UQ medical researchers get $22m boost
|Associate Professor Richard Lewis|
6 February 2009
The University of Queensland research programs, including one from the IMB, were given a multi-million dollar boost today (6th February 2009).
Three UQ research teams will receive almost $22 million as part of the $108 million National Health and Medical Research Council 2010 Program Grants that are aimed at giving scientists the ability to expand the scope of their research. UQ was awarded more than 20 percent of the national total.
Associate Professor Richard Lewis (07 3346 2984) from the IMB has received $6.36 million to develop new drugs to treat chronic pain.
“The goal of our research is to improve treatments for pain, especially persistent pain, which remains a poorly managed global health burden,” Dr Lewis said.
“We are investigating the venom from animals such as cone shells to develop a new class of pain killers that can treat persistent pain.”
The other two UQ grants went to Professor Ranjeny Thomas from the Diamantina Institute for Cancer, Immunology & Metabolic Medicine to work on vaccines for cancer, chronic infections and autoimmune diseases such as diabetes, and Professor Neville Owen, who leads the Cancer Prevention Research Centre in UQ's School of Population Health, to examine ways to increase physical activity in an increasingly less active society.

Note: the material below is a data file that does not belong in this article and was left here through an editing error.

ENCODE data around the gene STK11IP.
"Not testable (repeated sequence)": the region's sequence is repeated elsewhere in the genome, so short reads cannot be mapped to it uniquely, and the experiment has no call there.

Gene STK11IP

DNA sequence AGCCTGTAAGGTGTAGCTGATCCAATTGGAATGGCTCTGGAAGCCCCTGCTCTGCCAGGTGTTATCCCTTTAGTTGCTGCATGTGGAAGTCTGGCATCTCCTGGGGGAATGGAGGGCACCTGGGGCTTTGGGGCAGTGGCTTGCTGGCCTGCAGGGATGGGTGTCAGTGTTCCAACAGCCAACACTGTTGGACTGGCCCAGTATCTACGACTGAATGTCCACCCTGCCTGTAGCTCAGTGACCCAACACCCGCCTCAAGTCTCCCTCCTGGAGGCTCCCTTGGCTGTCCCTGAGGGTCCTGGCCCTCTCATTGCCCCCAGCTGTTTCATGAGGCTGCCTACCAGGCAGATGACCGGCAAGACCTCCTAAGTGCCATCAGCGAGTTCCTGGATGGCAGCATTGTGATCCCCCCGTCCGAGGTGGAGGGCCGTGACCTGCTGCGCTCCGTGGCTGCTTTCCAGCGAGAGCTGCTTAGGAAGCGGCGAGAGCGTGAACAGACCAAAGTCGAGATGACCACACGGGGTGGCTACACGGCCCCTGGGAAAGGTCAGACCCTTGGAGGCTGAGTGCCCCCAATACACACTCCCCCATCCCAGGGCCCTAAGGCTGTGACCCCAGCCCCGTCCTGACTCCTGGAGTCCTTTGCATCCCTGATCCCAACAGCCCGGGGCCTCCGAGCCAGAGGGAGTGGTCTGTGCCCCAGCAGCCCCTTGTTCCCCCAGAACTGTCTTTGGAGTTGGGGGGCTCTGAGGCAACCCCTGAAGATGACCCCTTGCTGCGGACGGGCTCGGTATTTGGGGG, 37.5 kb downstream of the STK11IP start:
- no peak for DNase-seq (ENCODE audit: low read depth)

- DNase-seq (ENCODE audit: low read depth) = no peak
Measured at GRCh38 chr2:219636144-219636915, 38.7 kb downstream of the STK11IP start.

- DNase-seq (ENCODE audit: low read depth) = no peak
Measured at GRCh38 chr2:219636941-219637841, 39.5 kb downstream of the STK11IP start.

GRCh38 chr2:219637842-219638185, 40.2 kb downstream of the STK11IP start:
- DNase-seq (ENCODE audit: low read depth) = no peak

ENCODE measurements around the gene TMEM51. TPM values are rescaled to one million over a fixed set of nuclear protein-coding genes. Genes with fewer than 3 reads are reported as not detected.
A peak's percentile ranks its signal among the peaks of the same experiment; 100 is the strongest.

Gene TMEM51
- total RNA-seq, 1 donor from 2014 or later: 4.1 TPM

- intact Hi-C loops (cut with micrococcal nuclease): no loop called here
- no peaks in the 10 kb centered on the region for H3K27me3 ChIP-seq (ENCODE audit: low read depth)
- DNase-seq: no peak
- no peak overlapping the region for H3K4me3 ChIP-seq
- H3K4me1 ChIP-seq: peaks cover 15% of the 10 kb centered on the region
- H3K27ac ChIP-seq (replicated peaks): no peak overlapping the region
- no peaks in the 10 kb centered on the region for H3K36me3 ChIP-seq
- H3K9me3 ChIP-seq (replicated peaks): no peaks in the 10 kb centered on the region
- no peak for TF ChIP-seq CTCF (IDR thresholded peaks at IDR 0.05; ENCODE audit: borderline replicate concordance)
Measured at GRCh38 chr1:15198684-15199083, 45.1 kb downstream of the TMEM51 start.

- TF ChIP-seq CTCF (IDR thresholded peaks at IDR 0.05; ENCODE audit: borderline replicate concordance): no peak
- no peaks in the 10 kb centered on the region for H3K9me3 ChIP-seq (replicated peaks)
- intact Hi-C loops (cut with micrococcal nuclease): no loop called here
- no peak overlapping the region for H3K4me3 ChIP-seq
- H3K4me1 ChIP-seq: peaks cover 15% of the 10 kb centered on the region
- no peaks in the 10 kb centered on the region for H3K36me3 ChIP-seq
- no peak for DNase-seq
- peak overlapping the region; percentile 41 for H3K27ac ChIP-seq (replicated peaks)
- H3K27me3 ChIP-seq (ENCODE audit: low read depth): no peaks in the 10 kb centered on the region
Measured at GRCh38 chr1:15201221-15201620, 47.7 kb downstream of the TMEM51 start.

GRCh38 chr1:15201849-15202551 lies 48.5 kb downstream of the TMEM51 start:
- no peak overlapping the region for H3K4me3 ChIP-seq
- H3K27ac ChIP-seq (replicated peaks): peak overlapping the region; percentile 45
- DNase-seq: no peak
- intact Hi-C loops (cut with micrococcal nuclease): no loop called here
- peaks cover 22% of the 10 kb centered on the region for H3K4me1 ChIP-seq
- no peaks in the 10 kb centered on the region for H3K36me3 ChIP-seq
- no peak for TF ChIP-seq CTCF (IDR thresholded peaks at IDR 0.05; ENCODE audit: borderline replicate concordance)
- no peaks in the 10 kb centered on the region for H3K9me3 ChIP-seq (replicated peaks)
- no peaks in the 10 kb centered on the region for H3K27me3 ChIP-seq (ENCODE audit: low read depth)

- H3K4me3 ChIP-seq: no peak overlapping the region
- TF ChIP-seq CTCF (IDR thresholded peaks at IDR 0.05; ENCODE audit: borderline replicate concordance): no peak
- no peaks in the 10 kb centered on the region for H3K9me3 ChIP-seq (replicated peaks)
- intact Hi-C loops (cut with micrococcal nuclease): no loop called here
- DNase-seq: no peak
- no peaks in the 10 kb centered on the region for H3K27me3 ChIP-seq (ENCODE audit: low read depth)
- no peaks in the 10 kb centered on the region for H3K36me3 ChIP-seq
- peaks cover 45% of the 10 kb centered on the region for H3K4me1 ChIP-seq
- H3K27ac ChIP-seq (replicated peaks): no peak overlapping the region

They received $10.13 million and $5.39 million respectively.
UQ's Deputy Vice-Chancellor (Research) Professor David Siddle said the three grants would fund work that had the potential to reshape the health of Australia.
“Work by our outstanding researchers... has the potential to revolutionise the way we treat cancer and disease,” Professor Siddle said.
“In much the same way that many diseases were controlled last century by the use of vaccines, the new generation of vaccines could do the same this century."
Media: Andrew Dunne at UQ Communications (07 3365 2802 or 0433 364 181).